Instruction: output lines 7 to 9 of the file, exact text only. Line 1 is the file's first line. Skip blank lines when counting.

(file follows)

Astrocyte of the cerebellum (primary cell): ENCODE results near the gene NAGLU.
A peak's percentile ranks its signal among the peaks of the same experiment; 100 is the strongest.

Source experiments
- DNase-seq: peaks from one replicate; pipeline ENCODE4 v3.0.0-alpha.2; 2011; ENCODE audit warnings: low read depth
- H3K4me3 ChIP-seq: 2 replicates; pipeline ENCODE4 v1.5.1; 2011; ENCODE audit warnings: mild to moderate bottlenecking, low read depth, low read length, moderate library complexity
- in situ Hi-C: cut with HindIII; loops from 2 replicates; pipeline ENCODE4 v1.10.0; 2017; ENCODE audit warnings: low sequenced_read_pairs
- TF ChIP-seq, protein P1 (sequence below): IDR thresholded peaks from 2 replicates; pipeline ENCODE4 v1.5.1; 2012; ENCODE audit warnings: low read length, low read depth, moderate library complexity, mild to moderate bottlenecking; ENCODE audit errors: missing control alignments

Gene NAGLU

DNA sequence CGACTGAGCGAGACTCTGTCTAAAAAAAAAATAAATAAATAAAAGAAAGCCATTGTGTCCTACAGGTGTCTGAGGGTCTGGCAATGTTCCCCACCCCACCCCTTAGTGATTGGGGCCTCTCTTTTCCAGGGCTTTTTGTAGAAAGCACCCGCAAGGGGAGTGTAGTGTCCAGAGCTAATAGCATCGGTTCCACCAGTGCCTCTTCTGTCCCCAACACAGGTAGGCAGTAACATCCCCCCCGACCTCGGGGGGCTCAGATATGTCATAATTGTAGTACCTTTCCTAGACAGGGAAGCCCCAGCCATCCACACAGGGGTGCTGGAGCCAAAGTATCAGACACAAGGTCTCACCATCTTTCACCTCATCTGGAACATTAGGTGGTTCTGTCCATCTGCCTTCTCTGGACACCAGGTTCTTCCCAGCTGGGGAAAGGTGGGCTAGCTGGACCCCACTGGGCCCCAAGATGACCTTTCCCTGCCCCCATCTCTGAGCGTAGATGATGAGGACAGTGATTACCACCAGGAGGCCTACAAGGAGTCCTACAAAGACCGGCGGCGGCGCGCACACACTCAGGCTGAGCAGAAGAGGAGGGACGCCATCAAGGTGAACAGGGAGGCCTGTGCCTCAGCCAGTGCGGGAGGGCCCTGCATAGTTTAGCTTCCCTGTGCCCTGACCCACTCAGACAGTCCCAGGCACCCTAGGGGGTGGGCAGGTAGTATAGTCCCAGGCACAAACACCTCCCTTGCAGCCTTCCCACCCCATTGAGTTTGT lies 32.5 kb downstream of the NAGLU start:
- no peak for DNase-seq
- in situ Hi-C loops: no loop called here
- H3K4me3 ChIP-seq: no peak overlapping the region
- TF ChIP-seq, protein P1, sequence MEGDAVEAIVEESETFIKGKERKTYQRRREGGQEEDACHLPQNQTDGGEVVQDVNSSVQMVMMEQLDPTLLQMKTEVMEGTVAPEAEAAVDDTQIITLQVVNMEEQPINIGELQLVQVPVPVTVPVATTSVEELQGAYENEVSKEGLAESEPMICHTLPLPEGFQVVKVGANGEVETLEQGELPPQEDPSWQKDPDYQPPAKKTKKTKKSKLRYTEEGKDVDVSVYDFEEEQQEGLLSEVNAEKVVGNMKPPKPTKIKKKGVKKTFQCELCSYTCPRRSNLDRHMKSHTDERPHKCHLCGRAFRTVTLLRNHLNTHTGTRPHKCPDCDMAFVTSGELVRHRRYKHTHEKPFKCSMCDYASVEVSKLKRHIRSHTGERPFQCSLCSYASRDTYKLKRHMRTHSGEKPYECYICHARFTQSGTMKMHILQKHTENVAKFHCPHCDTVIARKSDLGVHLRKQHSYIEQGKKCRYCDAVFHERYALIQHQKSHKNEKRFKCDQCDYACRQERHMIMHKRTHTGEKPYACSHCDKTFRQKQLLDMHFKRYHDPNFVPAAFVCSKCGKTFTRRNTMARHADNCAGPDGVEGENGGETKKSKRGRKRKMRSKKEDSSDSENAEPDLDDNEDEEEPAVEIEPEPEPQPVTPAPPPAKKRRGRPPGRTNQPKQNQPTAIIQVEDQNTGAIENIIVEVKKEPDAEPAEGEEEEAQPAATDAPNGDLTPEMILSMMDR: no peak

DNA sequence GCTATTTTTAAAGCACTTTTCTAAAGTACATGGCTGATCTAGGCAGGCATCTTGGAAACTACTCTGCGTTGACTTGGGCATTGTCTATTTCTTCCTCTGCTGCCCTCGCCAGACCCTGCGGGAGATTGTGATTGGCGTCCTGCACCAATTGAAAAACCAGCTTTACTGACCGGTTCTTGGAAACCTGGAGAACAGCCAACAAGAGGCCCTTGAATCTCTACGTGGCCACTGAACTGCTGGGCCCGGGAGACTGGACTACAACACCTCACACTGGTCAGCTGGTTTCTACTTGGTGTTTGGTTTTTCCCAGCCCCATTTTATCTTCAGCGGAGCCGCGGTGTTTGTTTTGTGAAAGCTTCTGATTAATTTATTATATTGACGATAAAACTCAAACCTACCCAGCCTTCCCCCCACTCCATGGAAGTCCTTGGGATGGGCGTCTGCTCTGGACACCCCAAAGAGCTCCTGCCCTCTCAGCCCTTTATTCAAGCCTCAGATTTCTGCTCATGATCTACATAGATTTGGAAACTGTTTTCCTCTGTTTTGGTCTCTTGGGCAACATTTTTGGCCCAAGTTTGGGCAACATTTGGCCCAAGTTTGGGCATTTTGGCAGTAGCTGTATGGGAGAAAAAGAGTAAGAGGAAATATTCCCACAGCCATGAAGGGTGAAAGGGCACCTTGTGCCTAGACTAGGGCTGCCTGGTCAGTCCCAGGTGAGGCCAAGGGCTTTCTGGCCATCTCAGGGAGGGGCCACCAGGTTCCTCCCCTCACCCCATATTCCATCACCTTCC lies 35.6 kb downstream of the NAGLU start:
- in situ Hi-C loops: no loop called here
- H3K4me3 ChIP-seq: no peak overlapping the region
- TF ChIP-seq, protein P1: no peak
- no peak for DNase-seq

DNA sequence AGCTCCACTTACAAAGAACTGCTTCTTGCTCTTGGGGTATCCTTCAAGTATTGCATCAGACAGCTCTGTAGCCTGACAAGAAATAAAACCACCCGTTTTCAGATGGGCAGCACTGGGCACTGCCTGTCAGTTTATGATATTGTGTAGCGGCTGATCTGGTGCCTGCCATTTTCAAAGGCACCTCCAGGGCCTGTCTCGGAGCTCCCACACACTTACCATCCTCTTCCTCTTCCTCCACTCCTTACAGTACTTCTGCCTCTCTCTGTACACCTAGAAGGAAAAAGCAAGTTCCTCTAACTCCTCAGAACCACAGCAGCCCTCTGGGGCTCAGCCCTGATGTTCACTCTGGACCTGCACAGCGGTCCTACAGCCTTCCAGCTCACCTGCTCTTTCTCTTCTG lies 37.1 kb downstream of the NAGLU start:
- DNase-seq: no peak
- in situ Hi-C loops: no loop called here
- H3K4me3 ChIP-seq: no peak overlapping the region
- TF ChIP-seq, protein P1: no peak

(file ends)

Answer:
- TF ChIP-seq, protein P1 (sequence below): IDR thresholded peaks from 2 replicates; pipeline ENCODE4 v1.5.1; 2012; ENCODE audit warnings: low read length, low read depth, moderate library complexity, mild to moderate bottlenecking; ENCODE audit errors: missing control alignments

Gene NAGLU

DNA sequence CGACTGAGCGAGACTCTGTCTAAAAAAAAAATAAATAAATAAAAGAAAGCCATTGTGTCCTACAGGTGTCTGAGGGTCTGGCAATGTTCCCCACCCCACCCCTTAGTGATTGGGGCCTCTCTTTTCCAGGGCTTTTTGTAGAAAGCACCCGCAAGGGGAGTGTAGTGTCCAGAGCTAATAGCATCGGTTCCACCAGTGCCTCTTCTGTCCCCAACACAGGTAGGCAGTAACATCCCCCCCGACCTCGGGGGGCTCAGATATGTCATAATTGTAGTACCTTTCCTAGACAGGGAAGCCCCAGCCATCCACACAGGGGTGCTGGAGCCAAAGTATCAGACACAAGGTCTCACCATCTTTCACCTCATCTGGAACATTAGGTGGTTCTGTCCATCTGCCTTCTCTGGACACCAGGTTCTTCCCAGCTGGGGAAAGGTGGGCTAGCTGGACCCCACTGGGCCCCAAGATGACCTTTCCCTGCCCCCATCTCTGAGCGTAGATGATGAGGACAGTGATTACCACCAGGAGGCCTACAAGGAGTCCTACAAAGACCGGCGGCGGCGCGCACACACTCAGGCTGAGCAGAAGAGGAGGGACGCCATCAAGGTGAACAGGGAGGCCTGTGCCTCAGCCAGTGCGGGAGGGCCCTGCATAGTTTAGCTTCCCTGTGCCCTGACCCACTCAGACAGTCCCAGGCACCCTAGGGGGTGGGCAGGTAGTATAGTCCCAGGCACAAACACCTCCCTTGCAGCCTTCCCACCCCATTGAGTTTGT lies 32.5 kb downstream of the NAGLU start: